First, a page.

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      eastbourne8


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      Post #76350, posted on 07-26-2020 GMT-5 hours    
      Some great technical inputs here - never knew the different angles of hot section after bodies
      Subjective. But for me the early hot sections just look cumbersome. The super rare interim just looks vile (sadly as per otherwise lovely HGWA kit)only remember that on a few Worldways Canada and in the mid 1990s number 2 position on an Air Atlanta ex Cathay aircraft.
      For most of us, the later shorter after body looks miles better, pert and neat. I've modified numerous Doyusha (100), Otaki (144) and HGWA (200) kits n engines for free. In all cases, simply shave off the thrust reverser rails (Otaki / Doyusha /Entex /Nitto), carve out the shroud housing inside the back of the nacelle, and literally move the hot section further back in the nacelle and wedge / glue against the side of the carved out aperture. Move to your discretion and expertise / experience. Once wedged in, glue together as normal. Fairing connecting shortened after body to pylon. Use Tamiya yellow masking tape and cut to shape and lay over top of hot section and pylon. Paint accordingly
      Trust me it works, costs you nothing and regardless of scale - neither you, nor anyone else will notice the tiny degree differences whether it's 100/144/200 scale. DO NOT shorten an existing long after-body and glue in existing locator as you end up with a bake bean can exhaust and it makes the best looking W/B look awful

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      Post #76359, posted on 07-27-2020 GMT-5 hours    
      This is all very interesting. Thank you.

      On the bench and in the works....

      A mixed bag of aircraft.

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      FLYHY


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      Post #76376, posted on 07-28-2020 GMT-5 hours    
      If you are going to build a Delta L-1011 Tristar, it is completely up to you how to proceed with engine nacelle color as there are several combinations out there.

      They did initially fly L-1011-1s with RB211-22c engines which are the original engines with spikes at the top and bottom [hot stream spoiler]. These were painted all white - up to about N710DA, delivered in 1974.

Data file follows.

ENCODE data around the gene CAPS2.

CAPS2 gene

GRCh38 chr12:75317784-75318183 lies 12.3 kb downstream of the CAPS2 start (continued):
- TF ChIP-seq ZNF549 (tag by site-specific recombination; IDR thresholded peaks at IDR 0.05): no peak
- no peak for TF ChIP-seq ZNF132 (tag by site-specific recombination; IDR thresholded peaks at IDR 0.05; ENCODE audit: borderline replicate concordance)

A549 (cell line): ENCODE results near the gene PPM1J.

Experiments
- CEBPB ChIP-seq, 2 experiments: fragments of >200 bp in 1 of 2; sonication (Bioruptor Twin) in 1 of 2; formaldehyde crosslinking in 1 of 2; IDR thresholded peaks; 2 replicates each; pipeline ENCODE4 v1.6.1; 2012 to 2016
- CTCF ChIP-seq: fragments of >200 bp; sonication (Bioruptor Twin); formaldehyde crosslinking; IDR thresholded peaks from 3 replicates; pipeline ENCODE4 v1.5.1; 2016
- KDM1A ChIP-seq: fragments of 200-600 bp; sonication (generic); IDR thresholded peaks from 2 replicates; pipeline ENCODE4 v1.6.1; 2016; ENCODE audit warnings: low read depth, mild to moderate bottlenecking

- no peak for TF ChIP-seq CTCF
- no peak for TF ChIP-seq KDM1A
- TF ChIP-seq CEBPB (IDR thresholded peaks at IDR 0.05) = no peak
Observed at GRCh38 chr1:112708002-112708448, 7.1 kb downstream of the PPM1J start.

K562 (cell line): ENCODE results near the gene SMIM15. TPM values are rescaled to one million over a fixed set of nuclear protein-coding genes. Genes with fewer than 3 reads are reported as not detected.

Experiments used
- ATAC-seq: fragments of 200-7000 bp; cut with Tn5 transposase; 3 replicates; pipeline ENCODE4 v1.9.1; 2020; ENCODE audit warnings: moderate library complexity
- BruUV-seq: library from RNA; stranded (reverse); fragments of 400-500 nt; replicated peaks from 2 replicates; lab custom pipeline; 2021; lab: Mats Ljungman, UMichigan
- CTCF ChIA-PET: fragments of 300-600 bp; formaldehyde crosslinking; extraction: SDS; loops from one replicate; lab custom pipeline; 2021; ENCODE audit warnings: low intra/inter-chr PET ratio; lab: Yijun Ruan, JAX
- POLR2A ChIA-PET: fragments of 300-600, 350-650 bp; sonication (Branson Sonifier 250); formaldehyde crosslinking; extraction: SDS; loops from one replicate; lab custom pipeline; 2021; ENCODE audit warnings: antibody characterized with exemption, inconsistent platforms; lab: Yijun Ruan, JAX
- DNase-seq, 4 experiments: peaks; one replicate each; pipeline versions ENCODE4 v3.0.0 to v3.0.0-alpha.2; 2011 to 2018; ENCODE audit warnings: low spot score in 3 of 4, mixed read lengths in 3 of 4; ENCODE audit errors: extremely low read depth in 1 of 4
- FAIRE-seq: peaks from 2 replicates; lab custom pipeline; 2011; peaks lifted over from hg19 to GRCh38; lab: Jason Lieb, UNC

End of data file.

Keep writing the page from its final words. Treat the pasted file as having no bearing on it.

Starting in 1974/1975 (this is when N712DA was produced and wanted to transpose the decal numbers), L-1011s were fitted with the RB211-22b which utilized the 11 degree afterbody, and hence the deletion of those spikes. Every picture of L10s I found taken in Palmdale and of -1s delivered in 1975 had those engines. It seems as though in late 1975, Delta started leaving the aft cowling polished aluminum, but many times left the #2 cowling white until updated to a 15 degree afterbody.

      When the RB211-524 was developed with the 15 degree afterbody, this too was used on further -22b engines and the aft cowlings were polished aluminum. So starting in 1975/1976 you can find pictures of DL L10s with a combination of engines and cowlings. For example, I found one picture of N712DA that had a 15 degree afterbody #1 with mostly white cowling, a #2 11 degree afterbody with all white cowling, and the #3 15 degree afterbody with half white half polished aluminum. Also found a picture of an Eastern L10 with 11 degree #1 and #3 and a #2 -22c engine (original hot section).

      So by the time it got to N721DA in 1976, I would have expected it to fly out of PMD with 11 degree afterbody RB211-22b engines and a half white half polished aluminum cowling. There is a chance (emphasis “chance”) as the -200 was starting to be delivered around the same time, a 15 degree afterbody exhaust was installed.

      Hopefully this doesn’t make a modeling decision worse, but to emphasize you can paint it how it looks best to you. Especially since by the early 80s all of Delta L-1011s had the 15 degree afterbody exhaust.